Soon after I realised what had happened, I took it to the police. I explained the tragedy, the desperation, the dire circumstances of what had happened, and they explained it was in fact me who as an illegal immigrant had broken the law by selling my own kidney and that in fact, I was powerless and a criminal. Not only had my kidney been ripped from me but so had my dignity. So, I left the station and contemplated the events of the past weeks. The sacrifice I had made were now a complete waste and I felt I had been naive; I could not sell another kidney. In a literal sense, I had nothing left to give. I lost my trust in myself and others, I lost trust in the journey I was trying to make, and I lost trust in Europe itself. Anger was another emotion I had to come to terms with. It made me angry that governments recognised but neglected our needs. We did not ask for much, just a home and a stable job, we wanted to contribute to society not stagnate within it.

Over time I came to terms with what happened. I am still trapped in the scorching heat and busy streets of Egypt without a job or real accommodation and no real plan to migrate further, but I am resilient and take each day as it comes. To shed light on the situation, I have met many new friends who have approached me with stories of their own about the kidney trade here in Cairo. Together we warn fellow immigrants like you of the dangers of the kidney trade to provide some protection to those like to us. If the governments won’t do it, we will. So, with my kidney out of body and my dreams of reaching Europe temporarily out of mind, I have no other choice but to remain hopeful.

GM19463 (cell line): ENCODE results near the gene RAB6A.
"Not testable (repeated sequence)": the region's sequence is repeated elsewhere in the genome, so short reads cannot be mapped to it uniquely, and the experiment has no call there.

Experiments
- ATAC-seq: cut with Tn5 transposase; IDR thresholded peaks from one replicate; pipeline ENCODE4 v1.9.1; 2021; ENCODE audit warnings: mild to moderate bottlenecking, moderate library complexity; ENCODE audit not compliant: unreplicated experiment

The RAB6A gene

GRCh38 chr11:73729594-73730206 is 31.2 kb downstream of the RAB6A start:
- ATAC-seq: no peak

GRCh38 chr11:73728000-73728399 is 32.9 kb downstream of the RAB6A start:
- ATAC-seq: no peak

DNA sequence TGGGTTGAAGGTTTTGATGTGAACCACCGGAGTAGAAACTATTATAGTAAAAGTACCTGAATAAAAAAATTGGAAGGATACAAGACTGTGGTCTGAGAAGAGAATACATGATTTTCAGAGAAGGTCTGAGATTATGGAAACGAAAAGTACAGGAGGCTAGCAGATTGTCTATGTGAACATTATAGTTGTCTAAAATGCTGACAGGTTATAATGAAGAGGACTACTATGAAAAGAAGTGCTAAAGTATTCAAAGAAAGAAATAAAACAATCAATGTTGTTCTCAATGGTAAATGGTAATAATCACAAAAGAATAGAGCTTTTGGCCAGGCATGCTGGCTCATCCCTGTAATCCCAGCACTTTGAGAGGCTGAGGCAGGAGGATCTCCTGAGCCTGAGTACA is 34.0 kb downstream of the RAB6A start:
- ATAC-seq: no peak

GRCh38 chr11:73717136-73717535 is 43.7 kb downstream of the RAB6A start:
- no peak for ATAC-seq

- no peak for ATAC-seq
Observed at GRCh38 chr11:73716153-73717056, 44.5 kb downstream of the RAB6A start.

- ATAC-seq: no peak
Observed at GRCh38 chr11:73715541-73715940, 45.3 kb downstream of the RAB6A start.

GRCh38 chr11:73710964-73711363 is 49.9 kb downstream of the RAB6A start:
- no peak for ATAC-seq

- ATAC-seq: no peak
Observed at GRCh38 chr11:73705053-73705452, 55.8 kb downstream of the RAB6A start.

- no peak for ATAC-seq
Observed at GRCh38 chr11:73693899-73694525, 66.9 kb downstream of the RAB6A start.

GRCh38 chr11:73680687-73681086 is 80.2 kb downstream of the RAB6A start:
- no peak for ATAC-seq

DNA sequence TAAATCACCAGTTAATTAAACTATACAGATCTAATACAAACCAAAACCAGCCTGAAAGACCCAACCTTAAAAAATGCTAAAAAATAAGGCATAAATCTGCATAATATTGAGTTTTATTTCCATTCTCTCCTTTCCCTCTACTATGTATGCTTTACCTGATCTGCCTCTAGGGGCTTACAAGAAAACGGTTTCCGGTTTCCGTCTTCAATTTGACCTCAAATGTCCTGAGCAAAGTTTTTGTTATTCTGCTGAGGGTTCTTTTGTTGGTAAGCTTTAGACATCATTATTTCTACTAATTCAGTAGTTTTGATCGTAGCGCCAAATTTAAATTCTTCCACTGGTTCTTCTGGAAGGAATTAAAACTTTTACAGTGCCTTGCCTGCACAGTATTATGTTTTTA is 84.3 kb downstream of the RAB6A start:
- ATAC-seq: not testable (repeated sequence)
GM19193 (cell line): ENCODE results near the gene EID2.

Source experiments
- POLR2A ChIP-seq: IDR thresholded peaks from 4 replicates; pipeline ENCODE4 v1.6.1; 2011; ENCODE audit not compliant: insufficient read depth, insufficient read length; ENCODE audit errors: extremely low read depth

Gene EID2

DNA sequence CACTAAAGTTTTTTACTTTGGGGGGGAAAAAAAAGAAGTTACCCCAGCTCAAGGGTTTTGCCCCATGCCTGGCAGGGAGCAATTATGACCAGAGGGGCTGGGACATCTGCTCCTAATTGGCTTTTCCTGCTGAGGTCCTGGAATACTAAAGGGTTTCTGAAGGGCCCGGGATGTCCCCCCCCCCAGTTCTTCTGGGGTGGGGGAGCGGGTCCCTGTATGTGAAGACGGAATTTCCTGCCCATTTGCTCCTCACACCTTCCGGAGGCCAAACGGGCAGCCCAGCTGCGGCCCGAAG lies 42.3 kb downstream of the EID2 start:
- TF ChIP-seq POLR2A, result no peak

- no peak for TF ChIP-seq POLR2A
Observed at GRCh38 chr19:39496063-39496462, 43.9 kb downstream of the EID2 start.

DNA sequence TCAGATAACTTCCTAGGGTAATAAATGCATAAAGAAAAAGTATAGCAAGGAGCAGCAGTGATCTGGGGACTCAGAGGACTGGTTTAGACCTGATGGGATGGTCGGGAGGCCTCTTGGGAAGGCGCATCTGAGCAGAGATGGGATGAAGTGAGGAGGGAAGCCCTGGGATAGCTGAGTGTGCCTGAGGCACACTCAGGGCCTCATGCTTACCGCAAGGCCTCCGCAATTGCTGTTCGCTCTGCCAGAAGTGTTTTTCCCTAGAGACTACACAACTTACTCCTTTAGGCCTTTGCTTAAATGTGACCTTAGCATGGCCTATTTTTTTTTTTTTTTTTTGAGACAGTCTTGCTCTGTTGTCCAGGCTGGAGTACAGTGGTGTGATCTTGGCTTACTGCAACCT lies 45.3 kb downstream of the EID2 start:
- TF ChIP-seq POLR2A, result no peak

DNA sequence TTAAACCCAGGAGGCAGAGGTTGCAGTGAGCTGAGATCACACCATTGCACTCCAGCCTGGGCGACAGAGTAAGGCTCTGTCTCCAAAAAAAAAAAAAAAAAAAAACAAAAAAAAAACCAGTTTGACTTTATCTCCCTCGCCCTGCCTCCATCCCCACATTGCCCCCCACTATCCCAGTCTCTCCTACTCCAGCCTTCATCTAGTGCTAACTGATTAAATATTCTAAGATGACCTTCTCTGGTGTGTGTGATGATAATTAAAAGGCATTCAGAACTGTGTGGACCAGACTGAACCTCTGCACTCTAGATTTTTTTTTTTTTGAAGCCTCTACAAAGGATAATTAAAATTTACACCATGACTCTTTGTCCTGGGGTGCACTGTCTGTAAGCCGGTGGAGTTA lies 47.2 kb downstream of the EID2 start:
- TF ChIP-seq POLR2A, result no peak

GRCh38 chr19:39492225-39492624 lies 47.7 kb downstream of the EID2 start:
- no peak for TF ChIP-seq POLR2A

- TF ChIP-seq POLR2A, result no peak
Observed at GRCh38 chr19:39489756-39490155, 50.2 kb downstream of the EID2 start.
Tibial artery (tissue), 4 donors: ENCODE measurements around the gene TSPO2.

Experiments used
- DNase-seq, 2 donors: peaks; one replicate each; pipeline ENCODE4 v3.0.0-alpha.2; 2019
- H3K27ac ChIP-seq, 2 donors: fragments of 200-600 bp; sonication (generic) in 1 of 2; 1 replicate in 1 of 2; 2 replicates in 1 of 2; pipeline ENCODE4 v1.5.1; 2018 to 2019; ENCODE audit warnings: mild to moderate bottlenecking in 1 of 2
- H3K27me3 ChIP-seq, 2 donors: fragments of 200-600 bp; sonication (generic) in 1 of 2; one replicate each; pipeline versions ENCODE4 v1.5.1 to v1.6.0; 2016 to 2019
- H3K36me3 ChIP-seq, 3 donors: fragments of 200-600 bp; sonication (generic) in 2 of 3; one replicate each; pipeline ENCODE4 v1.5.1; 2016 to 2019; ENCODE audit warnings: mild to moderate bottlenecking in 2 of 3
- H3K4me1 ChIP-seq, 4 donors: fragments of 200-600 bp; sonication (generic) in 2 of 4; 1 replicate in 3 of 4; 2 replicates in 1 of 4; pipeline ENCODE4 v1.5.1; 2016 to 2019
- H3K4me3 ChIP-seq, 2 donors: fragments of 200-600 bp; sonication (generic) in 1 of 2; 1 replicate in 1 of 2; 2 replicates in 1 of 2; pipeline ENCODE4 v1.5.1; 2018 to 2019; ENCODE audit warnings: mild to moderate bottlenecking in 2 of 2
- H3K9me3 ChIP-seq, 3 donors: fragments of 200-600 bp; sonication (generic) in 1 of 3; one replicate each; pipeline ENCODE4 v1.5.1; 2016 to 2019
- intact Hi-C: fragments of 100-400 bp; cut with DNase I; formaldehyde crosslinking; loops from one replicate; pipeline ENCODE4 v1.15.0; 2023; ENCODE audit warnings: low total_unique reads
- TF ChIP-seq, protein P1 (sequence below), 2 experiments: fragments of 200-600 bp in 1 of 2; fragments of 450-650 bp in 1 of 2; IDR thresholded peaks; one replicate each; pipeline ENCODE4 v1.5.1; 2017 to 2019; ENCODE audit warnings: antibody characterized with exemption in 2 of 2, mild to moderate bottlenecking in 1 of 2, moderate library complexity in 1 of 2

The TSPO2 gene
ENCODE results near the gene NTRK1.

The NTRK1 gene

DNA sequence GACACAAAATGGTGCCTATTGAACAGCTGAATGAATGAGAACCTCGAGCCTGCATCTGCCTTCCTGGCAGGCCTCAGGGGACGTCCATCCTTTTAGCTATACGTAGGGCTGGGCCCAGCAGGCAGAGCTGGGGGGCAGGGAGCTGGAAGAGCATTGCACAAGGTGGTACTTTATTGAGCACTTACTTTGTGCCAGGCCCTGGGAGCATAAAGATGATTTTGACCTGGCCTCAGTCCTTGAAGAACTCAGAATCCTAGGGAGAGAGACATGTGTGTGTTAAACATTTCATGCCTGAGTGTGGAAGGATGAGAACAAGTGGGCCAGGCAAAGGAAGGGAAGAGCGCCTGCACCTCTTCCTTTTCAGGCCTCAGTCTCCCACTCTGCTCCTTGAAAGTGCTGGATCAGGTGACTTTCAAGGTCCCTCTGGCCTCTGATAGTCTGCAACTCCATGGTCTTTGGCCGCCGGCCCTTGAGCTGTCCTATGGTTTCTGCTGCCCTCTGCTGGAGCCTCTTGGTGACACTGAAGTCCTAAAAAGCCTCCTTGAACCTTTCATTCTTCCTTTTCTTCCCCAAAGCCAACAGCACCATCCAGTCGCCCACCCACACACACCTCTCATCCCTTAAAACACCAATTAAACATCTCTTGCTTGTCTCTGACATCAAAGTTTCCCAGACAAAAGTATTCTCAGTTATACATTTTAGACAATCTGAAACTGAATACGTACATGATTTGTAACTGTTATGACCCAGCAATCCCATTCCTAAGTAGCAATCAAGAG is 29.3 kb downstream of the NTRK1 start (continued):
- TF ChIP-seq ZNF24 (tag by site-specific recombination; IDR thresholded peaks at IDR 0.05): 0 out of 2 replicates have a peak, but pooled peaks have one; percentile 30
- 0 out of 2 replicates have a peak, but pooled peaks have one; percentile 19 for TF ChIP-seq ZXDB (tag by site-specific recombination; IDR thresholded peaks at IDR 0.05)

Rhianna Prewitt was a senior Runner Up in the 2019 Orwell Youth Prize responding to the theme ‘A Fair Society?’. We asked Rhianna about the inspiration for her piece and what motivates her to write: 

What was the inspiration behind your piece?
I was motivated to write my piece because of a Guardian podcast discussing the hardships faced by refugees and immigrants and why they are being forced to result to sell their organs to pay for their travel. This was due to the harsh regulations placed by the EU that had put pressure on Egypt to keep immigrants out. I was also motivated due to the negative bias adopted by British newspapers when discussing the migrant crisis. I hoped that my story would change the narrative of the stories of those who aren’t being listened to.

Why did you pick the form you did?
I chose to write a short story because I felt that it was the best way to share migrant stories from an empathetic view. I wanted the reader to really connect with the story so they can understand the unfairness of the situation.

‘Why I Write’
I write because it is an alternative method to communicate political ideas and can connect with people in a way that oral debate can’t.

Advice to fellow young writers
Write about what you care about. If you care, your writing will be passionate and will be able to engage others.

A piece of writing/poem/novel/article that has influenced me

‘Organ trafficking in Egypt: ‘They locked me in and took my kidney’ -Seán Columb, The Guardian